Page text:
Denmark: Viking Blood

Viking Blood Drink Recipe

  • Rim glass with Strawberry Syrup
  • 1 oz Akvavit
  • 1 oz Kahlua
  • Top with Lemon-Lime Soda
  • Garnish with a Maraschino Cherry

I was once given the nickname Billy Shakes (a reference to one William Shakespeare), but I have to say that my writing is better… I don’t use silly words like hath and doth!

Sip Advisor Bar Notes (4 Sips out of 5):
So, this is what Viking Blood tastes like… and apparently it’s black. Well, the cocktail itself was decent. I was curious about mixing Kahlua with Lemon-Lime Soda and it worked. I tried to theme the drink with the Strawberry Syrup rim acting as blood and garnishing the cocktail with a Maraschino Cherry to act as a heart. I think it looked alright. Not great, but who said I was ever performing to epic heights!

Denmark – Cloudberry Dream

Playtime Pleasures

Mrs. Sip and I recently viewed The LEGO Movie, which the Sip Advisor believes is a must-see attraction for young and old alike. It was the final piece, if you will, that cemented LEGO being a topic discussed while we visit Denmark as part of the Around the World liquor showcase. This fascinating product has a rich history and one that should be shared with all you little sippers:

Humble Beginnings

Ole Kirk Christiansen started LEGO when his carpentry business was faltering in 1932. Christiansen chose the name by combining the Danish words LEG and GODT, which means “play well” together. In Latin, LEGO means “I put together”. He used the excess lumber he had to make wooden toys, which he sold locally. The LEGO blocks we know and love today were the result of Christiansen buying the rights to Kiddicraft blocks after the inventor committed suicide. A patent for LEGO’s ‘toy building brick’ came in 1961, which improved on the Kiddicraft design and the rest is history.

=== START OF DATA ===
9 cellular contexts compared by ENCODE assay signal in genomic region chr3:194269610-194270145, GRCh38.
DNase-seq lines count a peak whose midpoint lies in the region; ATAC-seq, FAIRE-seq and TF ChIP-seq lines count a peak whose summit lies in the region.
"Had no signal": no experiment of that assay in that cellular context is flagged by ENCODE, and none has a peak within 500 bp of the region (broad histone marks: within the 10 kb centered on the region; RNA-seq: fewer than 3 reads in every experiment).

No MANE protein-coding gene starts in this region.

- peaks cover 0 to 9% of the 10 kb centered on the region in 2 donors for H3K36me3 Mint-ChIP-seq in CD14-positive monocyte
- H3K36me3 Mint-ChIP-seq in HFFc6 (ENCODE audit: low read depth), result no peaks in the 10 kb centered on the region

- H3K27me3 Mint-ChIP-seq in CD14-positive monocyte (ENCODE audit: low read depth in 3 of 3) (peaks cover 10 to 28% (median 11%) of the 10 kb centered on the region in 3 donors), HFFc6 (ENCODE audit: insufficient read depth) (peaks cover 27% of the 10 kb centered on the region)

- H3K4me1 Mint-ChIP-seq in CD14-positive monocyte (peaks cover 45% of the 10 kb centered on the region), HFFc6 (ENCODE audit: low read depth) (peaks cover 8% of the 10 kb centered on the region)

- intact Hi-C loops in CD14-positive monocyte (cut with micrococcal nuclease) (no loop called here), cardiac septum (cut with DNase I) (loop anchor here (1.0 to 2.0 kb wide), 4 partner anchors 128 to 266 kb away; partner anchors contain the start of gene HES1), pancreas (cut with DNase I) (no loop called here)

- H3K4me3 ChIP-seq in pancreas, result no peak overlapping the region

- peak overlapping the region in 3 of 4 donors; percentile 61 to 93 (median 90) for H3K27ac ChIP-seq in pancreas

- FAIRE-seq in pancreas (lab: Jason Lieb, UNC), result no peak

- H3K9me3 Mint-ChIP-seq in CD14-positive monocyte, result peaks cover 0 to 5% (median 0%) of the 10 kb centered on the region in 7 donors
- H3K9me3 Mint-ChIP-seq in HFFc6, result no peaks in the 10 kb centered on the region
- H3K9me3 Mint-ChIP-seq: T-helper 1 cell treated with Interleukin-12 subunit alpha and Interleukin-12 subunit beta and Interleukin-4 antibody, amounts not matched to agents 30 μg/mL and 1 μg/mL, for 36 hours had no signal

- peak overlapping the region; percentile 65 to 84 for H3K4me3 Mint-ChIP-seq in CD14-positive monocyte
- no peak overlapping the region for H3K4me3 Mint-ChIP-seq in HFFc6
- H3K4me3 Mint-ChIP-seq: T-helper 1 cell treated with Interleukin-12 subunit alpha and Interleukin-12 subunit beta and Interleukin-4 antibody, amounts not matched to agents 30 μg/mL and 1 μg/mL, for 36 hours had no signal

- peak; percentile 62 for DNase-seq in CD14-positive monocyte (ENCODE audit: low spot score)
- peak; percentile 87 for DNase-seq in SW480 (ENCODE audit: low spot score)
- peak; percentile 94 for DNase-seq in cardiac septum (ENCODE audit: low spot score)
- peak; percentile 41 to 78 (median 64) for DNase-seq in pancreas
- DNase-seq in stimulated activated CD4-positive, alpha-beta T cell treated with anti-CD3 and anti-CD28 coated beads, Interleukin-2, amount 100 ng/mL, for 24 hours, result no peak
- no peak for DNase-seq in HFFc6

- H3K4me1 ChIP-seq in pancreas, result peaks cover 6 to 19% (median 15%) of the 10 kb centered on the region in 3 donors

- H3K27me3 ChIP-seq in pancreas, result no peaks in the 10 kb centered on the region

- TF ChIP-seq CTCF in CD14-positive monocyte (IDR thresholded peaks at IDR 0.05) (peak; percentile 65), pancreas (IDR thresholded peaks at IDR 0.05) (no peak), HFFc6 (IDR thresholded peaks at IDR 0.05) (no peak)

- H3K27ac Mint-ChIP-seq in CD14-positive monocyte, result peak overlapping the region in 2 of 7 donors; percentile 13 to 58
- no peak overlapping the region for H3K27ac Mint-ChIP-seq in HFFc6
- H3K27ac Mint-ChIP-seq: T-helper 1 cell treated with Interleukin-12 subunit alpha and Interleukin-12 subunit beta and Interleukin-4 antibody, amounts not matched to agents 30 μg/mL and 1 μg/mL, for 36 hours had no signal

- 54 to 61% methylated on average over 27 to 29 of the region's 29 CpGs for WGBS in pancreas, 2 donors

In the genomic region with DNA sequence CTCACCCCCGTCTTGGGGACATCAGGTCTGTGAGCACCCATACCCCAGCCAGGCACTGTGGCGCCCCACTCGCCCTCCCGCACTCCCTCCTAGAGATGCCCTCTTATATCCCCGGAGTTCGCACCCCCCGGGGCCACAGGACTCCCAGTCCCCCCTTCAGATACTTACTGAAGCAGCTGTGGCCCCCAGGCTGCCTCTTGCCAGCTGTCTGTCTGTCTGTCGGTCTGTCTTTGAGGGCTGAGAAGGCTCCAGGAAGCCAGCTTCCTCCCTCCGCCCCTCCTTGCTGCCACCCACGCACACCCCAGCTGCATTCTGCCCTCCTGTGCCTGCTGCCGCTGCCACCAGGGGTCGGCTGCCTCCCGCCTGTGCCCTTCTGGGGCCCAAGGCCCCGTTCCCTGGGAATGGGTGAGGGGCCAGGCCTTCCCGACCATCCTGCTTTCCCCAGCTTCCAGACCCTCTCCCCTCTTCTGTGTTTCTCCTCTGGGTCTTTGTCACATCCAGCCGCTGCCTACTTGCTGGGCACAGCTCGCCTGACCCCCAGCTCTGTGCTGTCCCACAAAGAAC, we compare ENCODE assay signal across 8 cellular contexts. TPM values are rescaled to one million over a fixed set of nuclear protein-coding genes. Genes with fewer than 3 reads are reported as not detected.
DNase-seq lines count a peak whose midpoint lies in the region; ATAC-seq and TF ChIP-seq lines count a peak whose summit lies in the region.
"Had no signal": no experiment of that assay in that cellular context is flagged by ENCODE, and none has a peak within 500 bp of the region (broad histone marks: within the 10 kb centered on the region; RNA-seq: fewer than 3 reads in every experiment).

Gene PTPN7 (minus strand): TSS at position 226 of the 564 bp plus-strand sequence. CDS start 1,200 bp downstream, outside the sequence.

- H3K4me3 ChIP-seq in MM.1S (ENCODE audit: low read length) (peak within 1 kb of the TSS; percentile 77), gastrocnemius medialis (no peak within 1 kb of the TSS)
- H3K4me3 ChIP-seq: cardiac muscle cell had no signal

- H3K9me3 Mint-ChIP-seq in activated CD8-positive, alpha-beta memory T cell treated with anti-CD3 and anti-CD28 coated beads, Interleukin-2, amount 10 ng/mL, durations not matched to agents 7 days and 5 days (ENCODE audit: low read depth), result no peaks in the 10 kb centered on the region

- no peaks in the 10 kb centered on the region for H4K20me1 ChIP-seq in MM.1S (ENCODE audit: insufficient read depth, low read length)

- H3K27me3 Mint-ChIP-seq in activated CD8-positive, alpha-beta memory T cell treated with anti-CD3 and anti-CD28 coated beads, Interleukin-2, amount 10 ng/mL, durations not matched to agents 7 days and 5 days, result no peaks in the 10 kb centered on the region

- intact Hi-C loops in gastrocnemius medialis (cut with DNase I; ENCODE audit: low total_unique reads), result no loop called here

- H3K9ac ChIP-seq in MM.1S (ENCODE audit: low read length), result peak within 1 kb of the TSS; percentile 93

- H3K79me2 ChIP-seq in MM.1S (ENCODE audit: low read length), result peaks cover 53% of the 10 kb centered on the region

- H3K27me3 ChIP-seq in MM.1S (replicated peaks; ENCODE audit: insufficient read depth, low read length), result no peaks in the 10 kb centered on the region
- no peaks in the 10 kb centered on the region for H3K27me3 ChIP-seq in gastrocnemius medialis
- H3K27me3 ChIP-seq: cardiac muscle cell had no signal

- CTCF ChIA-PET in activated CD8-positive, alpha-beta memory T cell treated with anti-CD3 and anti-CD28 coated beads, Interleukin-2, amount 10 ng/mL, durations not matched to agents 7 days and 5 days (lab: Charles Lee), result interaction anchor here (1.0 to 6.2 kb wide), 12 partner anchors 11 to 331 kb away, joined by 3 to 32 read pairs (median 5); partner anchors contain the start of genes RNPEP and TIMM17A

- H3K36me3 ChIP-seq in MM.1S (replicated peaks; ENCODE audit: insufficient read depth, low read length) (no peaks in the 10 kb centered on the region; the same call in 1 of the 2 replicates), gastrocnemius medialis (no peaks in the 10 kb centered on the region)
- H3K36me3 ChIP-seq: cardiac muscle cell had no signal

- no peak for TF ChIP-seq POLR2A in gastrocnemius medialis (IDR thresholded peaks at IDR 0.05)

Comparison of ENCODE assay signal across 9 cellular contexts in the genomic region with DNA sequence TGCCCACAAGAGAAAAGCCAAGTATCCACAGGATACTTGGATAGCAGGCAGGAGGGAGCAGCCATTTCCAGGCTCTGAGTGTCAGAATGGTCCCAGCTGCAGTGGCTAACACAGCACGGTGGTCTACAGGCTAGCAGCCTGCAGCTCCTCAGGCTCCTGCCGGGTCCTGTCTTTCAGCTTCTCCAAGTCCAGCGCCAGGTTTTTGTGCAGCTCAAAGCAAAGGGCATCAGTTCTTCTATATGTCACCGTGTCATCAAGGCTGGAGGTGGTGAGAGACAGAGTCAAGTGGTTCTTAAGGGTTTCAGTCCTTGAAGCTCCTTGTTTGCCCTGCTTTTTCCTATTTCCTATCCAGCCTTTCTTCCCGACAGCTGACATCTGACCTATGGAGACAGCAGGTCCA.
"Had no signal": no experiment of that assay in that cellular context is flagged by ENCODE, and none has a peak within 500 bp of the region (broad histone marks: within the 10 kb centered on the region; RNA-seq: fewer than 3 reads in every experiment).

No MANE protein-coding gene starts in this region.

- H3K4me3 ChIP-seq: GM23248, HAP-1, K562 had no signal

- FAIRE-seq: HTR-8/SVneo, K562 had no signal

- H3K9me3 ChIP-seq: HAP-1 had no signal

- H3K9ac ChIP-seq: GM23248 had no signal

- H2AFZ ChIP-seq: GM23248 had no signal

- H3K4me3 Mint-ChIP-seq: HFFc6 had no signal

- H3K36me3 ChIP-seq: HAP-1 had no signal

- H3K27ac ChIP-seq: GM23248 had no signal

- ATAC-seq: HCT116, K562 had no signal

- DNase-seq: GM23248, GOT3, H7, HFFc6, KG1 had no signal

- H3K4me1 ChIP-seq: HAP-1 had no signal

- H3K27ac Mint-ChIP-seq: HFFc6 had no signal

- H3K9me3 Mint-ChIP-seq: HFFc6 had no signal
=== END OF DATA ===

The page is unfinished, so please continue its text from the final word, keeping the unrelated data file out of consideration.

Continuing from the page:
Backwards Compatible

Statistically Speaking

560 billion LEGO pieces have been manufactured as of 2013 and only 18 of every million bricks come out defective. Seven LEGO sets are sold every second around the world. LEGO produces more tires than companies like Goodyear and Bridgestone. In fact, they make 381 million each year… sure they’re miniature, but that’s a lot of rubber! If this ever helps a reader with a pub trivia night, you owe me a Coke.

Across the Universe

While you can build just about anything using your imagination (porn theatre, strip club, grow-op, meth lab, etc.), LEGO collections allow kids to travel anywhere from floating through space, to sailing the seas with pirates, to battling dragons and defending castles. 13 LEGO sets have actually been brought to the International Space Station to see how the pieces react in gravity.

Good Company

While today, LEGO has licensing deals with a number of commodities (Batman, Indiana Jones, Harry Potter, etc.), it all began in 1999 when the toy company partnered with Star Wars. Along with the previously mentioned sets, the likes of Santa Claus, Spider-Man, and even Steven Spielberg have been immortalized as LEGO mini figures.